Pennard Mansions

Pennard Mansions

The old pie shop is in a terrace of shabby two-storey buildings that, at its eastern end, abuts a late Victorian block of flats, Pennard Mansions, built in brick with stone window surrounds. Currently the ground floor is occupied by textile shops that bear Arabic lettering on their signboards. Roger Waters of The Pink Floyd (a popular rock music group) and his wife, the potter Judy Trim (1943-2001), lived in the Mansions in the late 1960s (see: “Pink Floyd: The Early Years”, by B Miles, publ. 2011).

Former Bush Hotel pub, Shepherds Bush Green

Former Bush Hotel pub, Shepherds Bush Green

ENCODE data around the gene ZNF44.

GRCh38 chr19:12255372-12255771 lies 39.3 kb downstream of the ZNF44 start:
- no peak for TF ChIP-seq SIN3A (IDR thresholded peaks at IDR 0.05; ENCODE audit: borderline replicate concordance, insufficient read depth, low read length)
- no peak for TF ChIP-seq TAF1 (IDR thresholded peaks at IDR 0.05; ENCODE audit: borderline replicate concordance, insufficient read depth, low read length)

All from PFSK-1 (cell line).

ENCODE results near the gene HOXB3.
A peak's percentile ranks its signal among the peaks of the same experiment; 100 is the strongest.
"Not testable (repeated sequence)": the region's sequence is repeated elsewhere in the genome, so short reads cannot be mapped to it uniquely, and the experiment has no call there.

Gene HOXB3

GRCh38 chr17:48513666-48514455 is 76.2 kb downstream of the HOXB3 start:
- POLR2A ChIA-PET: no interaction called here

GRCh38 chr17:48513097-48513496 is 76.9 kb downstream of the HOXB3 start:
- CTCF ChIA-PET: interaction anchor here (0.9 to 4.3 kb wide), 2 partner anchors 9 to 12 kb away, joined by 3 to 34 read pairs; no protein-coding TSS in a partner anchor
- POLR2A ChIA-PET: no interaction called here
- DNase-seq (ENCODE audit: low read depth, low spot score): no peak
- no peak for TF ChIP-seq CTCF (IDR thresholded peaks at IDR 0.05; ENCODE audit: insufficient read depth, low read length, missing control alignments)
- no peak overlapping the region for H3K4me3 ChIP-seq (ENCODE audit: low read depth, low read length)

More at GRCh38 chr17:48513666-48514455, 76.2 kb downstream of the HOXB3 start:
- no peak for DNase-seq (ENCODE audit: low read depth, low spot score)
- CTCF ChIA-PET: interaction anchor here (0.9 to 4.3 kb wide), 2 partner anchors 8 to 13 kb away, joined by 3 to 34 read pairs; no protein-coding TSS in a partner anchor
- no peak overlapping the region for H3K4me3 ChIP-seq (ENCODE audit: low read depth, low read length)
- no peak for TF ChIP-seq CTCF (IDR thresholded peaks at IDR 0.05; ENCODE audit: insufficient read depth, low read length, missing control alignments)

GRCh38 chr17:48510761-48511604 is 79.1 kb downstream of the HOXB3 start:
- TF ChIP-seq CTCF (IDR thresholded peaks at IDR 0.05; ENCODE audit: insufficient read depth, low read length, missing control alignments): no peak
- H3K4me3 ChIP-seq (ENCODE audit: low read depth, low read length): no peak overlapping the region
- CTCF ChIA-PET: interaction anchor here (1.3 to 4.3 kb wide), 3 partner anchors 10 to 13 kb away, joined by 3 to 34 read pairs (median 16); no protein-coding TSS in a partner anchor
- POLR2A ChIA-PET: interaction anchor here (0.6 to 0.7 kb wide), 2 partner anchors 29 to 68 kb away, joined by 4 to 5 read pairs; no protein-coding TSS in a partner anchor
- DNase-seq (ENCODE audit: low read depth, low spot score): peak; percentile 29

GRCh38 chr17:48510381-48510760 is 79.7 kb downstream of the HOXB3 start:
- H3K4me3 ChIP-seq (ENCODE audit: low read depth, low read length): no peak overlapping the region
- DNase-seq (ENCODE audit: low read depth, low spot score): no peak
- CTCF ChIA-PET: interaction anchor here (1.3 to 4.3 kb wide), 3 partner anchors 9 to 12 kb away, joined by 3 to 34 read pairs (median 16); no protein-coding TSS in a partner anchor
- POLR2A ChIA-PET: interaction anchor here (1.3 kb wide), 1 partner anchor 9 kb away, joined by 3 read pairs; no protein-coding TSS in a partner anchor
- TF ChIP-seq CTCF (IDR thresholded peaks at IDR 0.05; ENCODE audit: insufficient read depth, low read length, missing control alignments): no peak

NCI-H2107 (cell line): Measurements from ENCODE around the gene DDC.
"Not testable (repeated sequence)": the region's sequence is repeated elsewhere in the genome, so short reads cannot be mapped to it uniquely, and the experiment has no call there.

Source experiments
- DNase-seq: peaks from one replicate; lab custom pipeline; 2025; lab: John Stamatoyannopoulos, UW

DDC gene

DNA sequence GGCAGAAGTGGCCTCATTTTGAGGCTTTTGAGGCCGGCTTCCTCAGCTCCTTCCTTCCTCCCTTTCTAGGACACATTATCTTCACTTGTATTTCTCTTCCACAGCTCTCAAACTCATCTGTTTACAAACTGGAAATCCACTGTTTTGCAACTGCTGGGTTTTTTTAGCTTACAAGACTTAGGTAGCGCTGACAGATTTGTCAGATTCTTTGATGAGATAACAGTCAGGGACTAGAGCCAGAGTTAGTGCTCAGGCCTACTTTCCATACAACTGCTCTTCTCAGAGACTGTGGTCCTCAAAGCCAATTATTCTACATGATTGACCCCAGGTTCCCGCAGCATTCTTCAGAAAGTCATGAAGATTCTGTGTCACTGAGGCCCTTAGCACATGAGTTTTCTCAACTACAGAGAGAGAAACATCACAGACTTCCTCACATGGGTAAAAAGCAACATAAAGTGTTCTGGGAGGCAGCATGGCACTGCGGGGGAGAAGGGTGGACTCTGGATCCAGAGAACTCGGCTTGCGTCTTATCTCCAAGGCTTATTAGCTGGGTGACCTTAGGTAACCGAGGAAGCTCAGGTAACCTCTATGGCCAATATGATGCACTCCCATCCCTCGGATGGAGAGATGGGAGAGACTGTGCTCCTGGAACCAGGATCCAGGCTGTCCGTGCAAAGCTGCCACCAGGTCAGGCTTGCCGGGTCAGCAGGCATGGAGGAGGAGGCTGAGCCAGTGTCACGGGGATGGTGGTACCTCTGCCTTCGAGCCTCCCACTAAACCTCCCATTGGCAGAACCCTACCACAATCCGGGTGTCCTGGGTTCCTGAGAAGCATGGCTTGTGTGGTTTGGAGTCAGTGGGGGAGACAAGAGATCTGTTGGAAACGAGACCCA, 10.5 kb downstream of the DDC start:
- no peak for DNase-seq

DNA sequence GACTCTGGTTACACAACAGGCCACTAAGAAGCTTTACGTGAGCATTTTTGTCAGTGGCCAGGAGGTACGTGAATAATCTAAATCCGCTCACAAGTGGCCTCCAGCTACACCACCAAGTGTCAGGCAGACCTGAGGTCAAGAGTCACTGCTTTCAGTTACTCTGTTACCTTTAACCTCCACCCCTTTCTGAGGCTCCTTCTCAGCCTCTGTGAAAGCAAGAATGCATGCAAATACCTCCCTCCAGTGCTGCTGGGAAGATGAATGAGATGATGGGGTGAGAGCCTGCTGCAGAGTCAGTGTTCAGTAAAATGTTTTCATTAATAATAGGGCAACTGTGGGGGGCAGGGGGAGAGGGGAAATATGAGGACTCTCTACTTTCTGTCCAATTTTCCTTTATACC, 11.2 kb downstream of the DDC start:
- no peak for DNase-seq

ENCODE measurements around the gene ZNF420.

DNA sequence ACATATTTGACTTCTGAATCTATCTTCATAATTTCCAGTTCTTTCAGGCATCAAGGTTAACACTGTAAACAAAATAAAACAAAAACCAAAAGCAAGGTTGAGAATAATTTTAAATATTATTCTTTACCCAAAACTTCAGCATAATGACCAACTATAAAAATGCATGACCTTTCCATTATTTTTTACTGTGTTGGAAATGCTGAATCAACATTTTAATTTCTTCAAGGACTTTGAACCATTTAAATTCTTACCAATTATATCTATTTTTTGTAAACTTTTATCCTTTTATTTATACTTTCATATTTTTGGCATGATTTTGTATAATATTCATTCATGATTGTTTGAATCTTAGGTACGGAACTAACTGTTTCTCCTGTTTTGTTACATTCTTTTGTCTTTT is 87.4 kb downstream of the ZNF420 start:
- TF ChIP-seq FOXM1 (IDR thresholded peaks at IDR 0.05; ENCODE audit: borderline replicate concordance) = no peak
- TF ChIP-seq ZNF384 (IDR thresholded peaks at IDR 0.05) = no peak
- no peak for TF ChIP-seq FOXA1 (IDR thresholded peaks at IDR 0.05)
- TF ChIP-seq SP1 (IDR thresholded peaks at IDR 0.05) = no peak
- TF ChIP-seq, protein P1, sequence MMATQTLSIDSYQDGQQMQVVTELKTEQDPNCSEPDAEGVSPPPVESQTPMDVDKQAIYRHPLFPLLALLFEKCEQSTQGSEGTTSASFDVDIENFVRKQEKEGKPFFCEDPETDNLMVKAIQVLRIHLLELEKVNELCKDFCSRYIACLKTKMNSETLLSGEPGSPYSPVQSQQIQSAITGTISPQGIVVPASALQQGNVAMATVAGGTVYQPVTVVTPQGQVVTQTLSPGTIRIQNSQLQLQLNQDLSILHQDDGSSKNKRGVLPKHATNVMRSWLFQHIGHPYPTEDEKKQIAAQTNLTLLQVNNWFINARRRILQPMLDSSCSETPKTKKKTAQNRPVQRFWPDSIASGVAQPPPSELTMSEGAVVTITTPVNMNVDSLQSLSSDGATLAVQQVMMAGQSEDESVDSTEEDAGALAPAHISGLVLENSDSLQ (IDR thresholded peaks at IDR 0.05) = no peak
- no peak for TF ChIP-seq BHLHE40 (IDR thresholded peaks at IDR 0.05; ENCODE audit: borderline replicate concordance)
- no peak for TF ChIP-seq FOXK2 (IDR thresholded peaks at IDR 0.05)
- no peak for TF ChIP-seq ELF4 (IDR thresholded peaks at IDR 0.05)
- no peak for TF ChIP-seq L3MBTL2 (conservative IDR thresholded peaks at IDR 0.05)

The elaborately decorated brick building with a corner turret with a bell-shaped tiled roof on the corner of Goldhawk Road and Shepherds Bush Green, where we started this exploration, is now called the Sindercombe Social. It is a place for drinking, dining, and dancing. The building began life as the ‘Bush Hotel’, a 19th century pub. Between 1972, when it was established, and 2010, the Bush Theatre (see above) occupied the first floor of this hostelry in what had before been the dance studio of Lionel Blair (see: telegraph.co.uk, 18th April 2002). ‘Sindercombe’, the name of the present establishment, which opened in 2014, has an interesting history.